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Given a set of nodes $V$, and a parameter $c \lt |V|$,

  1. How can we show that whether we can derive an un-directed graph $G=(V,E)$ where the degree of each node equals to $c$?

  2. If a graph as above exists, how many un-directed edges are there in $G$?

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Well, the answer to 2) is $\frac{c|V|}{2}$; each vertex has $c$ adjacent edges, but each edge is counted twice this way because it is adjacent to two vertices. Not sure about 1) though, hence comment not an answer. The answer to 2) says that $c|V|$ being even is necessary, but maybe it's not sufficient. – Matthew Pressland Jul 5 '12 at 16:15
You may as well have said $c<|V|$, since it's not possible to have $c=|V|$. – Rick Decker Jul 5 '12 at 18:22
up vote 2 down vote accepted

For 2., you want to use that the sum of the degrees is twice the number of edges, as Matt points out in the comments to the question. For 1., you should just construct a graph --- try putting the points in a circle, and try connecting each vertex to some of them that are near it on the circle. Hint: you'll have to do cases for if $c$ is even or odd.

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By the Handshaking Lemma, there are $\frac{cn}{2}$ edges in a $c$-regular graph on $n$ vertices.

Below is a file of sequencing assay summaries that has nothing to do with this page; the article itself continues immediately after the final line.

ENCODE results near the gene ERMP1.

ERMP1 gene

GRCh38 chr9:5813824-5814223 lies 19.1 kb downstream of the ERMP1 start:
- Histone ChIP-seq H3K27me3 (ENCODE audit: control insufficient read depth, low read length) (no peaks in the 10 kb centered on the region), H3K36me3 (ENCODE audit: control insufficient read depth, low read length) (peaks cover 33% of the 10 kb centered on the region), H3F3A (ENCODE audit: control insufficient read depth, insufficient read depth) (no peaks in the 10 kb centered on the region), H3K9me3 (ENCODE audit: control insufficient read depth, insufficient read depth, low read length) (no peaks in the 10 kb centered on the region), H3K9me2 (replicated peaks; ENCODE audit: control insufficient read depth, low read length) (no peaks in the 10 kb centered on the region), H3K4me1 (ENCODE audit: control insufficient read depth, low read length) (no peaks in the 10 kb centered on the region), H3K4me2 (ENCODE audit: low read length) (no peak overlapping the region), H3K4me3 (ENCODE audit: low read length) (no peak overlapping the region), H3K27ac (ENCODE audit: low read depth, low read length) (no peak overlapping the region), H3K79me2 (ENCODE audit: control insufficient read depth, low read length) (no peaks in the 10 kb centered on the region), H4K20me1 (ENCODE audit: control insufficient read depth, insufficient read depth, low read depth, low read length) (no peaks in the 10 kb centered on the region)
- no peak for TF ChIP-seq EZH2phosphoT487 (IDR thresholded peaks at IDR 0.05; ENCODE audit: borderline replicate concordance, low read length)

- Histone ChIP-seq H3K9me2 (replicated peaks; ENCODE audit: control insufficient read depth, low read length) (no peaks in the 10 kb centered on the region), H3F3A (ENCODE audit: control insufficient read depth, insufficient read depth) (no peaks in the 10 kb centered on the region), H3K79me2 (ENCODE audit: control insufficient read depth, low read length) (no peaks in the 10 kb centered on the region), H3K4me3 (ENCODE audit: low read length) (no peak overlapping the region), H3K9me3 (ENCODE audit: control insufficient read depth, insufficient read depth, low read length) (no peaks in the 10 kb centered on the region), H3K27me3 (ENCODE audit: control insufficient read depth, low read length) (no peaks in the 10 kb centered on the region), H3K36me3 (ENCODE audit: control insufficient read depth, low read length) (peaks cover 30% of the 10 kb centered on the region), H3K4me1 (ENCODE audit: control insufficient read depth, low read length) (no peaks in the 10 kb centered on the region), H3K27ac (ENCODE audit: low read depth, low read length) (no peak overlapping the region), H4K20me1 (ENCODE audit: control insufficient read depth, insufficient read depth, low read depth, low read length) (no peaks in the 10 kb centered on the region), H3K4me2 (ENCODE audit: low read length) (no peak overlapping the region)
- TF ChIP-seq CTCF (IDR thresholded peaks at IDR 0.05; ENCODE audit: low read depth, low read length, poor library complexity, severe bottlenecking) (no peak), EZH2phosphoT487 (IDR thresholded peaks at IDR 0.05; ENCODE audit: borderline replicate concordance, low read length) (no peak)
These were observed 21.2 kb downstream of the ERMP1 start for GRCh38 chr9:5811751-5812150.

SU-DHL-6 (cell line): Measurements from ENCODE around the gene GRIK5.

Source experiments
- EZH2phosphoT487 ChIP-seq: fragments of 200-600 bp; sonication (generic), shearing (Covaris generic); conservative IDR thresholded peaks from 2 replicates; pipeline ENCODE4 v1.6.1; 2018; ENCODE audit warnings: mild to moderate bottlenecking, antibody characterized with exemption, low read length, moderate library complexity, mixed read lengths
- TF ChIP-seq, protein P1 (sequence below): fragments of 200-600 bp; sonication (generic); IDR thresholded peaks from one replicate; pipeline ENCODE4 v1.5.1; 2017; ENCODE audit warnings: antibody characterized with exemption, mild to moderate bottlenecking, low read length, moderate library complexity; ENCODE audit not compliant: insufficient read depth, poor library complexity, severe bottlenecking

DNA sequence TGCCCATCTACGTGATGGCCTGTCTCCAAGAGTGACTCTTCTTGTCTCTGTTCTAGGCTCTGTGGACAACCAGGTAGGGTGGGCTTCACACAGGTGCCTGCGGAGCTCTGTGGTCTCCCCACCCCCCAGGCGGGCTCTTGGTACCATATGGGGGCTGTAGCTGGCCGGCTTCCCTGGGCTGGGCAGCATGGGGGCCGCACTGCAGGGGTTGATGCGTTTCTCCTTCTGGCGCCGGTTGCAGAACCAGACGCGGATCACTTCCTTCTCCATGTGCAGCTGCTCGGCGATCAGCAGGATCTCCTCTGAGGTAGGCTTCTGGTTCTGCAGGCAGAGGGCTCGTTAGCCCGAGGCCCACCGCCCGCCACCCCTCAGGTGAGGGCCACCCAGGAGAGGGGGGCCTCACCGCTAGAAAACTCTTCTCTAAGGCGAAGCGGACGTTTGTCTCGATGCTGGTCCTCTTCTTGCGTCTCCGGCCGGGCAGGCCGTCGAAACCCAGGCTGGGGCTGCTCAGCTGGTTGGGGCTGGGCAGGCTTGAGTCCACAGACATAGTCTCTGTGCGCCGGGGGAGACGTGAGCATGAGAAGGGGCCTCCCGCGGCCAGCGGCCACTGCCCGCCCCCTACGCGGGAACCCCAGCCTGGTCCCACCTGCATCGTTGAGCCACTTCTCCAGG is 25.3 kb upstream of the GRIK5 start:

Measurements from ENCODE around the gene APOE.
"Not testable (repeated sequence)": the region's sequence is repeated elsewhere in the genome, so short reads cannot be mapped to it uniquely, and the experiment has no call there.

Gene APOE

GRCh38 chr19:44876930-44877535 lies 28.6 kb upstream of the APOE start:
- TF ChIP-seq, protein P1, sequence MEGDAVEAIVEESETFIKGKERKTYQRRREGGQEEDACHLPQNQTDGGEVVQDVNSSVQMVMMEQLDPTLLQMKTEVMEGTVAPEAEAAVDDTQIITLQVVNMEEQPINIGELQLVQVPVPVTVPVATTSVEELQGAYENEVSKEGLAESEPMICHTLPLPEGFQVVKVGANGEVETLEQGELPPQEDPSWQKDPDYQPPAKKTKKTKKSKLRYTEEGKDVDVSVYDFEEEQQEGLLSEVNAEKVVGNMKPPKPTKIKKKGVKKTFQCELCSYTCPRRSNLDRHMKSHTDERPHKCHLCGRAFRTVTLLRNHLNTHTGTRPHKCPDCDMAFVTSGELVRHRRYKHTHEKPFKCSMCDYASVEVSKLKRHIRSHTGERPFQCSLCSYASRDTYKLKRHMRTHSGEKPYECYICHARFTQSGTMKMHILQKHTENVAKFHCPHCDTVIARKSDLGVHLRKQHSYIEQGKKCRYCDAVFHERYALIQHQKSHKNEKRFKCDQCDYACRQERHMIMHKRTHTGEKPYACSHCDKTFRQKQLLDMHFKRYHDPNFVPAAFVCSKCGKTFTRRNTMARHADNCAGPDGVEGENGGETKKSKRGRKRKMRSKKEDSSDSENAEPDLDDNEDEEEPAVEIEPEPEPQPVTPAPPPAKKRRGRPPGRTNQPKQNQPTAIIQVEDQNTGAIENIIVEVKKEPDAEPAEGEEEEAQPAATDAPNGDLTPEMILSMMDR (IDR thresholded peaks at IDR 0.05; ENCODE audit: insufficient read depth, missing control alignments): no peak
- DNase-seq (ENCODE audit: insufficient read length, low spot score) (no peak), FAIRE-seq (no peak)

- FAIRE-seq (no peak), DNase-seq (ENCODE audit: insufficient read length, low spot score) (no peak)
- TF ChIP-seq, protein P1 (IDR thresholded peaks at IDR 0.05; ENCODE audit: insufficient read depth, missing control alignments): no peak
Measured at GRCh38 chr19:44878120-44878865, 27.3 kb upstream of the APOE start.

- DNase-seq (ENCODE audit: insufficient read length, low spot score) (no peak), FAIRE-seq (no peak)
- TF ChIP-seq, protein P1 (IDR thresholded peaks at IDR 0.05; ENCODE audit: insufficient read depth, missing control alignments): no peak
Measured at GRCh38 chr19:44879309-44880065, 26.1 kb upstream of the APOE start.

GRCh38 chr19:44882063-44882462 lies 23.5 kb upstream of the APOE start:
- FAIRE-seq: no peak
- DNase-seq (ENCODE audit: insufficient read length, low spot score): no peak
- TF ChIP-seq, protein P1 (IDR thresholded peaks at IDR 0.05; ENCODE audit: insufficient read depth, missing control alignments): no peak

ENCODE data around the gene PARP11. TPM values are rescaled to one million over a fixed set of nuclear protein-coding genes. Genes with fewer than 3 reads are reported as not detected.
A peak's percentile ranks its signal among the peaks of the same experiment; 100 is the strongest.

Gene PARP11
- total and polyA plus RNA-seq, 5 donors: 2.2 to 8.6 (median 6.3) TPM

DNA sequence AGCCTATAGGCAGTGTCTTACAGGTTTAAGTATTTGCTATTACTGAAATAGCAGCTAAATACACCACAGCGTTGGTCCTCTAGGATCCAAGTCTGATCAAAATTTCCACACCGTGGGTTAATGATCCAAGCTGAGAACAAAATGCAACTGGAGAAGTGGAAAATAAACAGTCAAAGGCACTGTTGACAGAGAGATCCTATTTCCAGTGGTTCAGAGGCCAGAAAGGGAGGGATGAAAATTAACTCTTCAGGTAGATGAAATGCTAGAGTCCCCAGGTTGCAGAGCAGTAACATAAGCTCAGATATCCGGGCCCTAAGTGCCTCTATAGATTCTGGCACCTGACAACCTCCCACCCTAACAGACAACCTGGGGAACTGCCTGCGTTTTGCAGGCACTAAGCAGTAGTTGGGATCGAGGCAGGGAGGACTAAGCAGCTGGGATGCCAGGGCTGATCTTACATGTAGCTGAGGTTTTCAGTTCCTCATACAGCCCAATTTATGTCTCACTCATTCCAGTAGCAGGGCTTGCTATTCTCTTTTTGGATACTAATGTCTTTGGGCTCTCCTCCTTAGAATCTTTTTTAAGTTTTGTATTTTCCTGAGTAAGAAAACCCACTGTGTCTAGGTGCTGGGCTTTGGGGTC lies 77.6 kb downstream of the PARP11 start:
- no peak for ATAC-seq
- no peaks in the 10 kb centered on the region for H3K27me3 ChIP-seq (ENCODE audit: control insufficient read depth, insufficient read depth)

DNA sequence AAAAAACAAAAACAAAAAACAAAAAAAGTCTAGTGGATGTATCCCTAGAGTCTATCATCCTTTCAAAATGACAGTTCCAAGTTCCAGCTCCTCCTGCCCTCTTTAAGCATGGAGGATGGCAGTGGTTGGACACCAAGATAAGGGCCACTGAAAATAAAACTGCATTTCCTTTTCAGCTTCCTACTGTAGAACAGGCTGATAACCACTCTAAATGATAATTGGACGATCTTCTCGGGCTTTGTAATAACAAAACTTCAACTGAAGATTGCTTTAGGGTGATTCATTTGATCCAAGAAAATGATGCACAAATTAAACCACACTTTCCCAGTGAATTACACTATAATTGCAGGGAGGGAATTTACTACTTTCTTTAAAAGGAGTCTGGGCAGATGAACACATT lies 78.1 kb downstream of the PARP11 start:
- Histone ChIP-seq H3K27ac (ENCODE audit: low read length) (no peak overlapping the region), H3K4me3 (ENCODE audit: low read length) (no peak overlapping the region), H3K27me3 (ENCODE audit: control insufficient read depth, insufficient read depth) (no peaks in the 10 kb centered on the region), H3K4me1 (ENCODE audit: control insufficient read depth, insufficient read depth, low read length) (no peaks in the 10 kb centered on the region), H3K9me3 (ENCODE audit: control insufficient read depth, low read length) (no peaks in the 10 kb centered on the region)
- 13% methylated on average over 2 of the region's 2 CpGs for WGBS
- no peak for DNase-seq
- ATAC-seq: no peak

Hence, for a $c$-regular graph on $n$ vertices to exist, we require that $cn$ is even. We also have the obvious necessary condition that $c \in \{0,1,\ldots,n-1\}$. It turns out these conditions are sufficient:

  • If $n$ is even, then we can construct $c$-regular graphs, for any $c \in \{0,1,\ldots,n-1\}$, by taking the complete graph $K_n$ and deleting $1$-factors. (This can always work, since $K_n$ contains a $1$-factorisation.)

  • If $n$ is odd, then we can construct $c$-regular graphs, for any $c \in \{0,2,\ldots,n-1\}$, by taking the complete graph $K_n$ and deleting Hamilton cycles. (This can always work, since $K_n$ contains a Hamilton decomposition.)

Hence we have necessary and sufficient conditions:

Theorem: There exists a $c$-regular graph on $n$ vertices if and only if $c \in \{0,1,\ldots,n-1\}$ and $cn$ is even.

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